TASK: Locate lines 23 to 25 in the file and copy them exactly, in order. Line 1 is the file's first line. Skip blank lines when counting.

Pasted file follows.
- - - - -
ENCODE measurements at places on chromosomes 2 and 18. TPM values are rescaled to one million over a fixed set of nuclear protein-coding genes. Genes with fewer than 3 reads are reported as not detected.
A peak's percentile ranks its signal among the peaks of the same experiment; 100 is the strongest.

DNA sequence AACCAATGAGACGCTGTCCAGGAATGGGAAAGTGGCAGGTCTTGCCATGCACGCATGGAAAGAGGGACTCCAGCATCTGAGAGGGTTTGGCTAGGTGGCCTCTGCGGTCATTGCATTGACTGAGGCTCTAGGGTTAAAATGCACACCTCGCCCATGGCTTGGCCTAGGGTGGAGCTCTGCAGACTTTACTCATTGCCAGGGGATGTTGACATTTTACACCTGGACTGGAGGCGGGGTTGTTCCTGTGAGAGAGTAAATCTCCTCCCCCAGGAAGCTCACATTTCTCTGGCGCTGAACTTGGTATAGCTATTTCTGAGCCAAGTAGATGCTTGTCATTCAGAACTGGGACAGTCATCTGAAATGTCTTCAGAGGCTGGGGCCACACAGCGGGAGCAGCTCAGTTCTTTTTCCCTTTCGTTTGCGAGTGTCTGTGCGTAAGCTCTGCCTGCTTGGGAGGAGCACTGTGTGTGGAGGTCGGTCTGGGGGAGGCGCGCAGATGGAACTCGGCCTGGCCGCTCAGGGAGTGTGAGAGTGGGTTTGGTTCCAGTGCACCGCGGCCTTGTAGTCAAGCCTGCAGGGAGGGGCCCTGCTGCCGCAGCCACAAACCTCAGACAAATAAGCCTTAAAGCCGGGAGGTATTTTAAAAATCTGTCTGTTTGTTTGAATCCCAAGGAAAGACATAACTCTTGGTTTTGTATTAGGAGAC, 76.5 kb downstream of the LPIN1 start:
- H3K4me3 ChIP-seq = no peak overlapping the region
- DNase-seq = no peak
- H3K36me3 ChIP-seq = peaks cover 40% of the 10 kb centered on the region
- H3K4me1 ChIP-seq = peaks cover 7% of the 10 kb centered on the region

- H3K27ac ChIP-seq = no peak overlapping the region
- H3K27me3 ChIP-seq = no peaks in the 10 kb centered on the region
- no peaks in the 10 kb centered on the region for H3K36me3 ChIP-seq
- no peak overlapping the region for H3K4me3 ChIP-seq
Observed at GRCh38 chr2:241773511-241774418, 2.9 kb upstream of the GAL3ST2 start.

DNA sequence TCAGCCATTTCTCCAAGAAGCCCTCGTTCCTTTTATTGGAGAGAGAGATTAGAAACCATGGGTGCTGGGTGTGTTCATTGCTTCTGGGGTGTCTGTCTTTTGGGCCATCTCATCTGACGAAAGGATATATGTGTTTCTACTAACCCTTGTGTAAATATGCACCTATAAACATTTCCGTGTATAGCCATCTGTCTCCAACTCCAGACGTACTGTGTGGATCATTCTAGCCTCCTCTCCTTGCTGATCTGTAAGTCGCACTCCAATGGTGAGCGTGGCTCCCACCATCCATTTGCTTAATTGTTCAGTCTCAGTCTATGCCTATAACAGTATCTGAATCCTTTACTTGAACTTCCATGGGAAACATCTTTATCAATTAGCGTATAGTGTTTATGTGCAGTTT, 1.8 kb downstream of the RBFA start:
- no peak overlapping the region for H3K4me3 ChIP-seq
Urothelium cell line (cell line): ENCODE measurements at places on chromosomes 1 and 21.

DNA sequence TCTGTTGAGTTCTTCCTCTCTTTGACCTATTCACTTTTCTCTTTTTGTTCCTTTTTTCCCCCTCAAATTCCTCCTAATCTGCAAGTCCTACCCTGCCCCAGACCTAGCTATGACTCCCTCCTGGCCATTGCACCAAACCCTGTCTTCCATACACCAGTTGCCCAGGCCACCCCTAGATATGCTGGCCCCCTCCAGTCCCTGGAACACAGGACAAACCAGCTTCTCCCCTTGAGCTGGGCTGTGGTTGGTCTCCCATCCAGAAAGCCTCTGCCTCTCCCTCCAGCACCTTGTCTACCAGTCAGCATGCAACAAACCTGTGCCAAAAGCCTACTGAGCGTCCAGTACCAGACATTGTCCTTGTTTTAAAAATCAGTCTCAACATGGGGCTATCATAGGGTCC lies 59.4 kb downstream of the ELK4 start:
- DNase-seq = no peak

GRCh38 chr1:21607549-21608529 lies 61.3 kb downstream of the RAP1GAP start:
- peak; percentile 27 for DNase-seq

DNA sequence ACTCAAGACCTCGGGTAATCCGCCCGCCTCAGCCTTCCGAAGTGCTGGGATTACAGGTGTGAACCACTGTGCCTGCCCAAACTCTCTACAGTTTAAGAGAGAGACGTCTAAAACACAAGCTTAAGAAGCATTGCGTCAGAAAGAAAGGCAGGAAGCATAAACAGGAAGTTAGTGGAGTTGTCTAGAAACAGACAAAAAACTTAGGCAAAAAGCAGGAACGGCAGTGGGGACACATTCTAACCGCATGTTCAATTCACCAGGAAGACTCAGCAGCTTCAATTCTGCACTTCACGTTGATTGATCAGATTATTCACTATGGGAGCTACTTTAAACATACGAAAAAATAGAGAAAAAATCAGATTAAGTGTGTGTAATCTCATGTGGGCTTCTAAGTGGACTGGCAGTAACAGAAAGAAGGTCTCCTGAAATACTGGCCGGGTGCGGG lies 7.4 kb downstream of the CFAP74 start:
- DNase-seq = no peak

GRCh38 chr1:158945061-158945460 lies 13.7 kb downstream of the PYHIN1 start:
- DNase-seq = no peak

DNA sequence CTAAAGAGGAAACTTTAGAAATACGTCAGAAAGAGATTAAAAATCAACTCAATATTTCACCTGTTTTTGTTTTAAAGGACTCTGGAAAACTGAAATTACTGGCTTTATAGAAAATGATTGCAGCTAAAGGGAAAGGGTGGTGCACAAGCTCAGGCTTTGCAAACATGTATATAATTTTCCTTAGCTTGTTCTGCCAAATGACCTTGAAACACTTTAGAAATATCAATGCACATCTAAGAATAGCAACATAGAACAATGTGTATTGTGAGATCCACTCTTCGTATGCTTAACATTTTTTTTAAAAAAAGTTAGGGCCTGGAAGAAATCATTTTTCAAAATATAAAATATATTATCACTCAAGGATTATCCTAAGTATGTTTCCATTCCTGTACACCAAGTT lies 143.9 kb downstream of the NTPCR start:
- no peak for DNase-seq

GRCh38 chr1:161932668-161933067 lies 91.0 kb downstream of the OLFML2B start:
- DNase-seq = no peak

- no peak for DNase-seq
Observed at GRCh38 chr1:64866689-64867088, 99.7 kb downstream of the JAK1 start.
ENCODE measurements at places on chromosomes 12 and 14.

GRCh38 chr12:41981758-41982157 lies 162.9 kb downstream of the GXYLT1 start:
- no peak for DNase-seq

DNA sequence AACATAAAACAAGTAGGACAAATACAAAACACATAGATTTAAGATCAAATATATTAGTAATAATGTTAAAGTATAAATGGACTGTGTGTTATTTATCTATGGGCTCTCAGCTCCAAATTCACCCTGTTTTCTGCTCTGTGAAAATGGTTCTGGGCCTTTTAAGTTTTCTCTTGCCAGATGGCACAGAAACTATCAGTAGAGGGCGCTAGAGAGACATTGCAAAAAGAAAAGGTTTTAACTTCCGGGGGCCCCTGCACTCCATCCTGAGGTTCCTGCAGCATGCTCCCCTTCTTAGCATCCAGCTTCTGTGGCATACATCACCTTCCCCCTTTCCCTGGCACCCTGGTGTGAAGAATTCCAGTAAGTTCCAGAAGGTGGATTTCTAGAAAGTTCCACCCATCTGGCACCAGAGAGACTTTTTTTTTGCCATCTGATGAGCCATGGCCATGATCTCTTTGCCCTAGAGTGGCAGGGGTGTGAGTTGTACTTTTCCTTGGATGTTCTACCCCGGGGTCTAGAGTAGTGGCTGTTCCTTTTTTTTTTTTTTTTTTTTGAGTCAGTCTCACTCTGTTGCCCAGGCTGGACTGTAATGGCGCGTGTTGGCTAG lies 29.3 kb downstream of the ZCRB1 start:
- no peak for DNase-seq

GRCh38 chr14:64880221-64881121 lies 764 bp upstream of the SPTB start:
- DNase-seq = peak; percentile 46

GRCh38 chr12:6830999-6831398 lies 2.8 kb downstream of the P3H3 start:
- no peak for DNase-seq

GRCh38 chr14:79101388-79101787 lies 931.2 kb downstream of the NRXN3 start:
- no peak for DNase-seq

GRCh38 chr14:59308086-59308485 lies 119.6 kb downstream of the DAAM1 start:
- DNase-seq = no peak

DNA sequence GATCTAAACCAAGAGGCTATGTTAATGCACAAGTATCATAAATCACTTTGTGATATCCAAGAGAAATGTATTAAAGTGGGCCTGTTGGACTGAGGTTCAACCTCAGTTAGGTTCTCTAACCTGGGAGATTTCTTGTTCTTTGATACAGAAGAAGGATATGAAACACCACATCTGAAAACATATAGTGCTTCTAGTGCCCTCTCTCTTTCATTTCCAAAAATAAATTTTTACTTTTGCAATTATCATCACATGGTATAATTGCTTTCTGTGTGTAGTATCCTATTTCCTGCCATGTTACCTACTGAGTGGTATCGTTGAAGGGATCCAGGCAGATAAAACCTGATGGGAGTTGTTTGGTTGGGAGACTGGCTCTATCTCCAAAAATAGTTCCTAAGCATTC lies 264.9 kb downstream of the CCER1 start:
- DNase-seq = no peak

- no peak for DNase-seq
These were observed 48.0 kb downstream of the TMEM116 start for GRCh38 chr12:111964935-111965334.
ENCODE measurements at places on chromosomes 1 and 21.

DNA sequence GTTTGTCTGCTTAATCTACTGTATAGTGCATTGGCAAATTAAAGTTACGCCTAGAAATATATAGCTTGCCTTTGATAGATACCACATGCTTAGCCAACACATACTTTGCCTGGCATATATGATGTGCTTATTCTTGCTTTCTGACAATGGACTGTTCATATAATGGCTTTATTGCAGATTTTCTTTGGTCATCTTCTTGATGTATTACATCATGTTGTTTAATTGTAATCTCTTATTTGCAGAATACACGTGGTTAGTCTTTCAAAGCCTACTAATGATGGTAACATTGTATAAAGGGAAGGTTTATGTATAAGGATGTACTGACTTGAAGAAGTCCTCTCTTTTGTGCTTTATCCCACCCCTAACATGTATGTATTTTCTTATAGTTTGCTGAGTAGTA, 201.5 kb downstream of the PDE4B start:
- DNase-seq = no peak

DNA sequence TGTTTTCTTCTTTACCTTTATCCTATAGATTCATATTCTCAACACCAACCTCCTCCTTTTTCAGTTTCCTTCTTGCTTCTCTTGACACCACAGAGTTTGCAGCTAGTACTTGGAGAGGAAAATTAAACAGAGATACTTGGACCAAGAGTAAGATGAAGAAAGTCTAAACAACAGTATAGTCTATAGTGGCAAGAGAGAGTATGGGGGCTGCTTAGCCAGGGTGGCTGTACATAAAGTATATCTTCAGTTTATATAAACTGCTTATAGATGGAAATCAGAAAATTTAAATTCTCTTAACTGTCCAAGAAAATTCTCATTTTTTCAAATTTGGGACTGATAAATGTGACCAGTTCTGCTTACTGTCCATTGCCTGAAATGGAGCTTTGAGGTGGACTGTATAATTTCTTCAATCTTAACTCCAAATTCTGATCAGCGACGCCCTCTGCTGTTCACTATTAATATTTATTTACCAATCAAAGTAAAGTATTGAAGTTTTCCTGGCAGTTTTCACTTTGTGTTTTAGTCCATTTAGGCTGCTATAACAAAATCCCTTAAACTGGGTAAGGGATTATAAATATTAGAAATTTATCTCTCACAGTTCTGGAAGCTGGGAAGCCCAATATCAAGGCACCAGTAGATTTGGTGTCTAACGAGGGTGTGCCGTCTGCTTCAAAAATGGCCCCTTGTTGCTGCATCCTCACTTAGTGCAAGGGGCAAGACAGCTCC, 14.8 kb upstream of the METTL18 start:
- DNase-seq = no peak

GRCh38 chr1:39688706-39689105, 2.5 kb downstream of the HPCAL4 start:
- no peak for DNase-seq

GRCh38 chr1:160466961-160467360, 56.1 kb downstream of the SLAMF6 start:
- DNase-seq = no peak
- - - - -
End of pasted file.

- DNase-seq = no peak

DNA sequence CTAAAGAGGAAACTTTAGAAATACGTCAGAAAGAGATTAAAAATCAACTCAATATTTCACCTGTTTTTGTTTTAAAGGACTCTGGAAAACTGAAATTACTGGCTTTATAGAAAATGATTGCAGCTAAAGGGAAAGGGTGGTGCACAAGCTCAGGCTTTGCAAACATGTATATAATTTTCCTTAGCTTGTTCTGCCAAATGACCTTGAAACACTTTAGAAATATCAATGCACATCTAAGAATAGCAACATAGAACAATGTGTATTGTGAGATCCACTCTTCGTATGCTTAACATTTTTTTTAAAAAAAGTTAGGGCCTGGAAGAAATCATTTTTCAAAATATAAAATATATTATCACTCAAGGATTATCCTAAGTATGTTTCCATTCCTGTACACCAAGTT lies 143.9 kb downstream of the NTPCR start:
- no peak for DNase-seq